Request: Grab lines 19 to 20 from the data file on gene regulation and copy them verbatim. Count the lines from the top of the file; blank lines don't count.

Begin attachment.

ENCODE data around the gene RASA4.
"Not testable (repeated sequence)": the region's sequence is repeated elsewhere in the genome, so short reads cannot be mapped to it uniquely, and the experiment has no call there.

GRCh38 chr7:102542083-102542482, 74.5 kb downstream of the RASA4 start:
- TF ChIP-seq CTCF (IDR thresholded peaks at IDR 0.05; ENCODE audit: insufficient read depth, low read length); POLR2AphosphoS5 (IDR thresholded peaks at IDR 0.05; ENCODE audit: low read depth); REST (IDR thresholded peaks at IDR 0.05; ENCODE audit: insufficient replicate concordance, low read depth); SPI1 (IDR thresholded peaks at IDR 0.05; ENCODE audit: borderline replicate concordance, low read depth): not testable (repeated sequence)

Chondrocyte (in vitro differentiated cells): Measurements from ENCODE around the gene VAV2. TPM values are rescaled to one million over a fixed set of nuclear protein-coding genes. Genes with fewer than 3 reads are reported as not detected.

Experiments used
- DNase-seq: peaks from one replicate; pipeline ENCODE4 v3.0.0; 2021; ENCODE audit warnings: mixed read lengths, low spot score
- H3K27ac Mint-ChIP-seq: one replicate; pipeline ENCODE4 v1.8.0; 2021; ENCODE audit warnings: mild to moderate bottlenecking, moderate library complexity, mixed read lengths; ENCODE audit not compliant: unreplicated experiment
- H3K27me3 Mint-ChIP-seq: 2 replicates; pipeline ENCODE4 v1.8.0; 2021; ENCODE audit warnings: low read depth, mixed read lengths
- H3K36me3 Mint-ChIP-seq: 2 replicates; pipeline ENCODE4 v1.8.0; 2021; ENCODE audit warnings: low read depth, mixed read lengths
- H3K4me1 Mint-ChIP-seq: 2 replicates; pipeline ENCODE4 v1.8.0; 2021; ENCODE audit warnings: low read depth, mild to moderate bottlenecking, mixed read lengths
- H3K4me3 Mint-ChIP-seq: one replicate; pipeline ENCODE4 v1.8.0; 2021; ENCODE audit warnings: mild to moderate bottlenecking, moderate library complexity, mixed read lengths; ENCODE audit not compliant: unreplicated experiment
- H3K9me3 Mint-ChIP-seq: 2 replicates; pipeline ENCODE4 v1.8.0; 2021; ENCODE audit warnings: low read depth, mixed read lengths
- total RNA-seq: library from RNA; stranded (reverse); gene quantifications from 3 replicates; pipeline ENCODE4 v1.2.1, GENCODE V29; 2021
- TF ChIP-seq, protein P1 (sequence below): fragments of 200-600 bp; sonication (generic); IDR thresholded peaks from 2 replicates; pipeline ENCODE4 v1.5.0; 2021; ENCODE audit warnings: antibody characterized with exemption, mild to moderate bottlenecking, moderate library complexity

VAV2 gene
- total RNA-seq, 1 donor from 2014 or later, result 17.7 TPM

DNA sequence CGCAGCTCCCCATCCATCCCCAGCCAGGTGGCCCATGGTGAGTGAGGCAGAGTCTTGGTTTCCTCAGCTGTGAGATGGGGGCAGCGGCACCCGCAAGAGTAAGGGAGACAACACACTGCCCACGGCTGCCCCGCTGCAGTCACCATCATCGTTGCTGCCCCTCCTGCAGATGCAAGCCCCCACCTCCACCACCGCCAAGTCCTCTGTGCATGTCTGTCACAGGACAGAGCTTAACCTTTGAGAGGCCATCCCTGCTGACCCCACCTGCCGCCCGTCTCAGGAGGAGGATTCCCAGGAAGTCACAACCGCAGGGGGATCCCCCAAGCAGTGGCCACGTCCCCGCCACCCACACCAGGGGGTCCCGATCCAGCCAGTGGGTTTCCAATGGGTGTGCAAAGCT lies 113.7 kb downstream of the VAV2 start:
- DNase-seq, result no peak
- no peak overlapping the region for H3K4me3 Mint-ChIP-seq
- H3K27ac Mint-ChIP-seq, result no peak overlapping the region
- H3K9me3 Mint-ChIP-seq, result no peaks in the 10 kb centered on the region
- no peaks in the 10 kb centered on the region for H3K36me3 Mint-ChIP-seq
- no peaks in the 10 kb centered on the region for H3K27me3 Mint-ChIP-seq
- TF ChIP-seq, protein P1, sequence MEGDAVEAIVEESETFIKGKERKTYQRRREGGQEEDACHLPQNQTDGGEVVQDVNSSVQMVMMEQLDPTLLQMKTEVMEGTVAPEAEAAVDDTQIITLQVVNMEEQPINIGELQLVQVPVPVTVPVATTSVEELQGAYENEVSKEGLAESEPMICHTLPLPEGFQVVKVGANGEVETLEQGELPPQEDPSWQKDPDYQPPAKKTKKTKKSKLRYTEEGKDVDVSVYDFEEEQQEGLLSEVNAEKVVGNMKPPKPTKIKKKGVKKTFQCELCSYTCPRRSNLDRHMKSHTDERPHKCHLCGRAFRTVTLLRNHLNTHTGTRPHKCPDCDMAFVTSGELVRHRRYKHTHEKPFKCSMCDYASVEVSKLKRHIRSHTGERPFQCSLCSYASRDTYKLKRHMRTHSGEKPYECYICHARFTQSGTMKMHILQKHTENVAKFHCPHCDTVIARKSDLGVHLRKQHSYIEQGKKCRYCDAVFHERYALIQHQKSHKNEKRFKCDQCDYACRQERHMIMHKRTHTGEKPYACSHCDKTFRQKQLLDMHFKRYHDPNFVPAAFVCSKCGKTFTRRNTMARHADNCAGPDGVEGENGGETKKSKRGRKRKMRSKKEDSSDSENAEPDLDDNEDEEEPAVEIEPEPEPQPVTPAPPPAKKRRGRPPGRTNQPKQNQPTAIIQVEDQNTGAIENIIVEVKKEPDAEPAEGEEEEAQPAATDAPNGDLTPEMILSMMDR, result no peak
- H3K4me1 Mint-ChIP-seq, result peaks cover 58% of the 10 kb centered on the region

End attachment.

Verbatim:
- DNase-seq, result no peak
- no peak overlapping the region for H3K4me3 Mint-ChIP-seq